The immediate hurdle for lawmakers in 2013, says Brennan, is crafting a state budget that will stay in balance without further dampening consumer and business confidence by increasing or adding taxes and fees. Whatever shape the new budget takes, it will have to account for the possibility of lagging state revenues if the economy continues to grow slowly, and that’s where spending reductions must play a role.

“The short-term deficit risk is tied to state spending policy, not just potential revenue shortfalls that can result from an underperforming economy,” he says, referring to the state’s inability to achieve the spending reductions promised in 2011. “So, the challenge for the legislators who get elected in November will be to balance the budget without any additional tax increases during a time when our economy is still struggling.”

In FY 2012, although revenue from the withholding portion of the state income tax was up 18.3% from the previous year, the estimated payment portion of the tax: related to capital gains and bonus payments: increased by only 5.9%, which was lower than historical post-recession patterns. As a result, at press time, General Fund revenue for FY 2012 was expected to come in $194.4 million short of original budget projections.

Rathgeber cautions against blaming the 2012 deficit on lower-than-expected revenues, however. He cites the deficit as evidence of the structural instability that’s built into Connecticut’s tax system, stemming from an overreliance on income tax revenue from capital gains, financial-sector bonus payments, dividends, and interest: historically unreliable sources because they fluctuate with the ups and downs of the financial markets.

“We should be concerned when we hear reports about how revenue didn’t grow enough despite regular income tax revenue growing by more than 18% and claims that the deficit stems from a revenue problem rather than a spending problem,” he says. “The state was expecting revenue from its taxes on capital gains, dividends and interest income, and bonus payments to be higher than it was. That tells you just what a volatile tax structure state government has created. People don’t always earn big bonuses, and some years they get none.”

Spending-Side Strategy

To avoid budget deficits going forward, CBIA Vice President and Economist Pete Gioia identifies several steps he believes the 2013 state legislature should take: steps he says could yield hundreds of millions of dollars in short-term savings:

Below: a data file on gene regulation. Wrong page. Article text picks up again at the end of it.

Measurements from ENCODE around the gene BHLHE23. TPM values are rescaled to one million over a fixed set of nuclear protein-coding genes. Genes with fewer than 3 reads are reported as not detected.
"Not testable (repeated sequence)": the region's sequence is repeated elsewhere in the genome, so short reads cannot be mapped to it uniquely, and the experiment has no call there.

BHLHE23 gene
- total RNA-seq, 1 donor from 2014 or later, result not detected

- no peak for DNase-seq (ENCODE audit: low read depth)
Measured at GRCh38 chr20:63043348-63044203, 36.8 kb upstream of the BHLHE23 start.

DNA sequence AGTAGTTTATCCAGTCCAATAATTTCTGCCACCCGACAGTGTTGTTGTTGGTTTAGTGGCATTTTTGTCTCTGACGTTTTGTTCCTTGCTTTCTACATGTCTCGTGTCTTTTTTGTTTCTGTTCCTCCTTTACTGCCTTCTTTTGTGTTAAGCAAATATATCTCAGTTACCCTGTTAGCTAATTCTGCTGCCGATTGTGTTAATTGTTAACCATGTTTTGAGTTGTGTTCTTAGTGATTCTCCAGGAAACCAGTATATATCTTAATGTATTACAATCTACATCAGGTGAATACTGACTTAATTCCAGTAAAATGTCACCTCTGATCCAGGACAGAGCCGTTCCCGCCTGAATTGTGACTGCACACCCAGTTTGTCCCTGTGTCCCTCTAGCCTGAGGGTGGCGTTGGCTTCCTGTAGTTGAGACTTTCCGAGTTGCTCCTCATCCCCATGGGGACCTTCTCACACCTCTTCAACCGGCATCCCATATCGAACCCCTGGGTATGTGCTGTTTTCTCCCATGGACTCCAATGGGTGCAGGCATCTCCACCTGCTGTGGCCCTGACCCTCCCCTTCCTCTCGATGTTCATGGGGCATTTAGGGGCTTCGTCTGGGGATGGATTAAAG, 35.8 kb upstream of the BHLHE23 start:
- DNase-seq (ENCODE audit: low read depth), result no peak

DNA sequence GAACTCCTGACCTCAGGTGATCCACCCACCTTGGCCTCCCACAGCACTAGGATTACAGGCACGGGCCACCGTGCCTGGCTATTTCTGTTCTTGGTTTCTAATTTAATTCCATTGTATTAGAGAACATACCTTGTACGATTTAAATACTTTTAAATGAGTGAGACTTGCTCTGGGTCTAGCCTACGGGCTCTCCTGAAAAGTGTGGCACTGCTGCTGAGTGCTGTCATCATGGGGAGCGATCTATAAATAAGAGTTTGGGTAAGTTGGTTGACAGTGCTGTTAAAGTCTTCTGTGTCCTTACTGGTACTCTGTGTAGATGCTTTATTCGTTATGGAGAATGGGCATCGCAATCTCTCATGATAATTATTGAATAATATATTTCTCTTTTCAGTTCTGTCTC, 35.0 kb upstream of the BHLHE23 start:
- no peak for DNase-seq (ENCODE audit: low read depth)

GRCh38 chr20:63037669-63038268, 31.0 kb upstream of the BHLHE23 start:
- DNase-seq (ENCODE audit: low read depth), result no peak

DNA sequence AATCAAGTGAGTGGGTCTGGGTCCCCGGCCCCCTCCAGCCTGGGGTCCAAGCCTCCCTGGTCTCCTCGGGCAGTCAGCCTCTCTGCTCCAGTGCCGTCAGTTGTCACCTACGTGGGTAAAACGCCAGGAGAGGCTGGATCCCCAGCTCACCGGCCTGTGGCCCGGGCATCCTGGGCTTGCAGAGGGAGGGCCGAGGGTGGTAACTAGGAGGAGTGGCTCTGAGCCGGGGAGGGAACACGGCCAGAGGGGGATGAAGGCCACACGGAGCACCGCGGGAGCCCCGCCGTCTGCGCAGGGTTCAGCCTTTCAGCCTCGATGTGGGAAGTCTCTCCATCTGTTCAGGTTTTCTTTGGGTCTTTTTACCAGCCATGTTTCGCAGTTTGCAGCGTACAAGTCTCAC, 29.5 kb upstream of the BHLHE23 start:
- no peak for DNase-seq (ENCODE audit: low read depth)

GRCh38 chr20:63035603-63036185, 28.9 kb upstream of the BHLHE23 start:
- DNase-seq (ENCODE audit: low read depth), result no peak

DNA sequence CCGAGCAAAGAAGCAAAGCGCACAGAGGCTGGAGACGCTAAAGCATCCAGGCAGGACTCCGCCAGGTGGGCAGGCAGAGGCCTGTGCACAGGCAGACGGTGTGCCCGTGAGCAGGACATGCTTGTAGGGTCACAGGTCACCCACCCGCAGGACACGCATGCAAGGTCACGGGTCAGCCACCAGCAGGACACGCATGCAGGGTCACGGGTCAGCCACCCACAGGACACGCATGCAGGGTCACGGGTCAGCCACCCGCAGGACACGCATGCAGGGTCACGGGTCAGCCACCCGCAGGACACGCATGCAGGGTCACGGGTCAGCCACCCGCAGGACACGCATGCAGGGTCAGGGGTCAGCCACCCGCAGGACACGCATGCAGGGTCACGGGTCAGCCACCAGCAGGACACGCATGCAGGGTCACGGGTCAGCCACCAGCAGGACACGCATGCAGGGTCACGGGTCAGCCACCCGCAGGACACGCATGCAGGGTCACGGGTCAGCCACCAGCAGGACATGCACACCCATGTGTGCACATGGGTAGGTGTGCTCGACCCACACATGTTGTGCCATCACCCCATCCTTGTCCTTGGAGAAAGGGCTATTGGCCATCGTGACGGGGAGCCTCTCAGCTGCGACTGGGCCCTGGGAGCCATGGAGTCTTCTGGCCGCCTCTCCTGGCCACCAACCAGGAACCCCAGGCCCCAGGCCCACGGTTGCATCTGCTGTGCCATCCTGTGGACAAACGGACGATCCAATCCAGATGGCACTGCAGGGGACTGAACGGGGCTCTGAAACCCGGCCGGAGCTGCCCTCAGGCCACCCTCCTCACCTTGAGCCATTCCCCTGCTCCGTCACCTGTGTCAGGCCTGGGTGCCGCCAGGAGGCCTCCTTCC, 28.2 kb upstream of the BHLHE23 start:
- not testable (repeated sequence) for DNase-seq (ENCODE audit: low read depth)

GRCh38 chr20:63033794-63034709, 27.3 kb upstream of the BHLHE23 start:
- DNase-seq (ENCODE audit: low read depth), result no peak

• Take a hard look at what other states have done in key budget areas and don’t be afraid to steal good ideas and implement them aggressively.
  • Do more to transition the state’s long-term care system from a reliance on institutional care to home care, a much more desirable, less expensive approach.
  • Develop a more comprehensive, coordinated strategy for intervening in failed family situations so that over time, these family members: particularly the children: become productive, working, taxpaying citizens with brighter futures. “Taking steps to address this issue can have short-term fiscal benefits and enormous long-term benefits,” says Gioia. “To date, efforts have been fragmented and, for the most part, ineffective.”
  • Secure the $1.6 billion in cost savings identified in the 2011 agreement with state employee unions.

“Hundreds of millions of dollars in union concessions and other savings have not been realized,” says Gioia, recalling the savings that were supposed to come from sources such as state employees’ cost-cutting suggestions and better use of technology in state government.

“As far as we can determine from talking with the state Office of Fiscal Analysis and the Office of Policy and Management, we don’t see where those savings are. There needs to be an effort to sit down with the unions and secure the cost savings that were promised or get everyone back to the table and identify alternative ways of meeting savings goals. And there needs to be transparency in terms of communicating what is and is not happening.”

Long-Term Obligations